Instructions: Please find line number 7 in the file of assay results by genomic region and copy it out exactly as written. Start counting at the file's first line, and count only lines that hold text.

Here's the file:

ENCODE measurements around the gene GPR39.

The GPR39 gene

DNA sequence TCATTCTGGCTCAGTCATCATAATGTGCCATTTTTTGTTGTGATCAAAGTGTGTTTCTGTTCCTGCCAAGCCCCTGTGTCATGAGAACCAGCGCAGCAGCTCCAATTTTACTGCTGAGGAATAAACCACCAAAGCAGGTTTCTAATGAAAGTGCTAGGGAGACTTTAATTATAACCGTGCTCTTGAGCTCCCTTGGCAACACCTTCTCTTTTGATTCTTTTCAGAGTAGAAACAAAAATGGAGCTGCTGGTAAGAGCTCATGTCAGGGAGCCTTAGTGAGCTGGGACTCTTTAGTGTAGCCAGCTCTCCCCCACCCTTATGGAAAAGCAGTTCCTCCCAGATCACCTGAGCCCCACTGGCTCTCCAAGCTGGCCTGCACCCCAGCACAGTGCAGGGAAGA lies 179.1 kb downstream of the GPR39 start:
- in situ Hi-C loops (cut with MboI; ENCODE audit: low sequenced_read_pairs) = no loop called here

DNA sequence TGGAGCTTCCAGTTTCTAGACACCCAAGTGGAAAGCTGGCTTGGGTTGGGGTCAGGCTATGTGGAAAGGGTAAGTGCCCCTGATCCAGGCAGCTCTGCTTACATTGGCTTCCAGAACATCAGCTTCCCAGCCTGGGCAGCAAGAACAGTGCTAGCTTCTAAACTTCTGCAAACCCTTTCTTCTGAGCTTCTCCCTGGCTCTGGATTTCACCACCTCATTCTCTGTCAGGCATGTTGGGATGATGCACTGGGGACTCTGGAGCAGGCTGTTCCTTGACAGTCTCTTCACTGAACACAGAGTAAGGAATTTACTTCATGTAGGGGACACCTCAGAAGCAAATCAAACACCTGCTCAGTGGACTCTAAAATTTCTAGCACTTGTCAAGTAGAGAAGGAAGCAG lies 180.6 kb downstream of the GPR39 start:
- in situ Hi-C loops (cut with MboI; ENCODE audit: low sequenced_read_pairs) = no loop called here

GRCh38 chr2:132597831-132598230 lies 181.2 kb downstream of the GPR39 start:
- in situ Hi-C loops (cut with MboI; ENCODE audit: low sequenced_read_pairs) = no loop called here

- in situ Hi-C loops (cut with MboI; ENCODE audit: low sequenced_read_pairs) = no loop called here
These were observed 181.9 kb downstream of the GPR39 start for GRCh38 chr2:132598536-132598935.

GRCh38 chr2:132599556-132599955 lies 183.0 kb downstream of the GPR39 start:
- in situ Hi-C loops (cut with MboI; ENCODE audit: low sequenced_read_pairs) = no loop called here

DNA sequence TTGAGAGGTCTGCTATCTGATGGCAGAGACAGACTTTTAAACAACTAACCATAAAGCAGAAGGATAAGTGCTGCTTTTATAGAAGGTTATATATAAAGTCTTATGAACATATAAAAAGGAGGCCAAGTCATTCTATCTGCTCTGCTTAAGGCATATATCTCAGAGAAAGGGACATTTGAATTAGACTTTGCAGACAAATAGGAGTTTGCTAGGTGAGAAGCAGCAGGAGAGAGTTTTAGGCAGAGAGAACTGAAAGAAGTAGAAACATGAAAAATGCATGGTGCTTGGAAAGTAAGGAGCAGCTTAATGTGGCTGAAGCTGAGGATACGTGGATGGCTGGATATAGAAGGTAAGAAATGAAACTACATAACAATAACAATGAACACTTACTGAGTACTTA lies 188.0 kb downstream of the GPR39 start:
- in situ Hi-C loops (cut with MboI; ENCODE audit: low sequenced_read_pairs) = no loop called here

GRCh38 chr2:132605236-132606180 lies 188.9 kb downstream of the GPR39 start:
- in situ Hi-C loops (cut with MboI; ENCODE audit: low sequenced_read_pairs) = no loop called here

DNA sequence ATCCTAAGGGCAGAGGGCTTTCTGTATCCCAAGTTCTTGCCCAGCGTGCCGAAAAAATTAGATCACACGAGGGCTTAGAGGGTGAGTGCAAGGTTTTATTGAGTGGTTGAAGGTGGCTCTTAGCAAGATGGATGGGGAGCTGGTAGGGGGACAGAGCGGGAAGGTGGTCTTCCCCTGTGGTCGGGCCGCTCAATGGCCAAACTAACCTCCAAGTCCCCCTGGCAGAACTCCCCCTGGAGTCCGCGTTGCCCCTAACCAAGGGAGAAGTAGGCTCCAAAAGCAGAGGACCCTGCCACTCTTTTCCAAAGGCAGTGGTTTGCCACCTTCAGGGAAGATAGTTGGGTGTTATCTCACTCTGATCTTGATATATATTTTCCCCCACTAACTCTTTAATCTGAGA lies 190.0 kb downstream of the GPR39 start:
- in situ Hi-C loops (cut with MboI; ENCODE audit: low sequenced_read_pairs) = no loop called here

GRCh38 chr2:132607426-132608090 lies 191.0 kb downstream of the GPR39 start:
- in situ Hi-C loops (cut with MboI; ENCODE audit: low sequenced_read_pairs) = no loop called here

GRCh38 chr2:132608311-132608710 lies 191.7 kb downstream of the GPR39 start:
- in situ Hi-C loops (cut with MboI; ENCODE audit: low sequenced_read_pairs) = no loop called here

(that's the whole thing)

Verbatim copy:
GRCh38 chr2:132597831-132598230 lies 181.2 kb downstream of the GPR39 start: